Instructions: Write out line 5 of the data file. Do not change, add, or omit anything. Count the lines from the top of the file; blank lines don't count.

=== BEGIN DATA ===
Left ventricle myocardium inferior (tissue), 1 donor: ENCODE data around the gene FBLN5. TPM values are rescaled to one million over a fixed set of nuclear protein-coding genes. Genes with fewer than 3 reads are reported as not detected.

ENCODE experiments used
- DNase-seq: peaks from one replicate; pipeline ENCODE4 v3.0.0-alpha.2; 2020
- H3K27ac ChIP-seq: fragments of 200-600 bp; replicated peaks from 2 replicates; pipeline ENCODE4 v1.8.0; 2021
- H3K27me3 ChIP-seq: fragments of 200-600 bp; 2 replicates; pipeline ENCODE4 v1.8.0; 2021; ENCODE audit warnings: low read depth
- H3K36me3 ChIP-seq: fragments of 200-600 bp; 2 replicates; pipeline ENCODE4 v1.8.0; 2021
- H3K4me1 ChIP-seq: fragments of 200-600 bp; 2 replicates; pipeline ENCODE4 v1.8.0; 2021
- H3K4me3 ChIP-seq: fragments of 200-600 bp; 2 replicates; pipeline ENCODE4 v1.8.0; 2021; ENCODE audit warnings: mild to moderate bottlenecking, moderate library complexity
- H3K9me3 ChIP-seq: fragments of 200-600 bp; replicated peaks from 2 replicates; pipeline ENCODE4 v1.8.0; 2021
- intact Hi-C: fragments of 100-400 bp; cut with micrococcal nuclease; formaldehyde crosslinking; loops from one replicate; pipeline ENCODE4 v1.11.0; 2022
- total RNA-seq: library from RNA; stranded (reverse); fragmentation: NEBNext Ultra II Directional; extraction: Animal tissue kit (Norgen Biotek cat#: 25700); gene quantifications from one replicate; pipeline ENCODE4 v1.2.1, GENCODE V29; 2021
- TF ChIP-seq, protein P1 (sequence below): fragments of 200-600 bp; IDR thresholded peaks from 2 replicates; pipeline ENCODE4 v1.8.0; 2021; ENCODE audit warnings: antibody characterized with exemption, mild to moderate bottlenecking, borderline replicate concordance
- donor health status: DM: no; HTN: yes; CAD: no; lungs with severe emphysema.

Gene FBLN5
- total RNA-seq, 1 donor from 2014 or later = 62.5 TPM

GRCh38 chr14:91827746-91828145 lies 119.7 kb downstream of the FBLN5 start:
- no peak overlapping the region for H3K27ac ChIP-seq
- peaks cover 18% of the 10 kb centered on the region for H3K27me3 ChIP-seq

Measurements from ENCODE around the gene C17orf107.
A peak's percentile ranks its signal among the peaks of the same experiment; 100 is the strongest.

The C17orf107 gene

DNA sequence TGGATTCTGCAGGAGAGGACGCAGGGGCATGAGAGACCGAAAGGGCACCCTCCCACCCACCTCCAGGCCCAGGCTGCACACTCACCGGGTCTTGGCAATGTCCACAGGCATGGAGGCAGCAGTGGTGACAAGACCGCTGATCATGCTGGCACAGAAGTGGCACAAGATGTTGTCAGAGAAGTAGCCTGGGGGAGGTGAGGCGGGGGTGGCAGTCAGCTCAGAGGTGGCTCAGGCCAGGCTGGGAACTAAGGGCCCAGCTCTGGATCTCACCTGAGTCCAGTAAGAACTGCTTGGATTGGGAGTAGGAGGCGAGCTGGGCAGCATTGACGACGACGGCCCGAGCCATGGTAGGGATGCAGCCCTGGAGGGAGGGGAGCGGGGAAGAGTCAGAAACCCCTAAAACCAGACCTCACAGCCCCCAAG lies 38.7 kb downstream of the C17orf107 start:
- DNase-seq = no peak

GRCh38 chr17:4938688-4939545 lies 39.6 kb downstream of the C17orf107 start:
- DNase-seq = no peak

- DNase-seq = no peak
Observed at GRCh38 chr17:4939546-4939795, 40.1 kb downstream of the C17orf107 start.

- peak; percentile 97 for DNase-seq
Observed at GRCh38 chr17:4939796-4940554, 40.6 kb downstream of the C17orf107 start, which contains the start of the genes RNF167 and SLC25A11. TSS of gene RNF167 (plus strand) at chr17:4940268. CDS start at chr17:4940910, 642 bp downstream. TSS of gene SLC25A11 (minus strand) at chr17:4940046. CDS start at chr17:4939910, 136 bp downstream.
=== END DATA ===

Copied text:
- H3K27me3 ChIP-seq: fragments of 200-600 bp; 2 replicates; pipeline ENCODE4 v1.8.0; 2021; ENCODE audit warnings: low read depth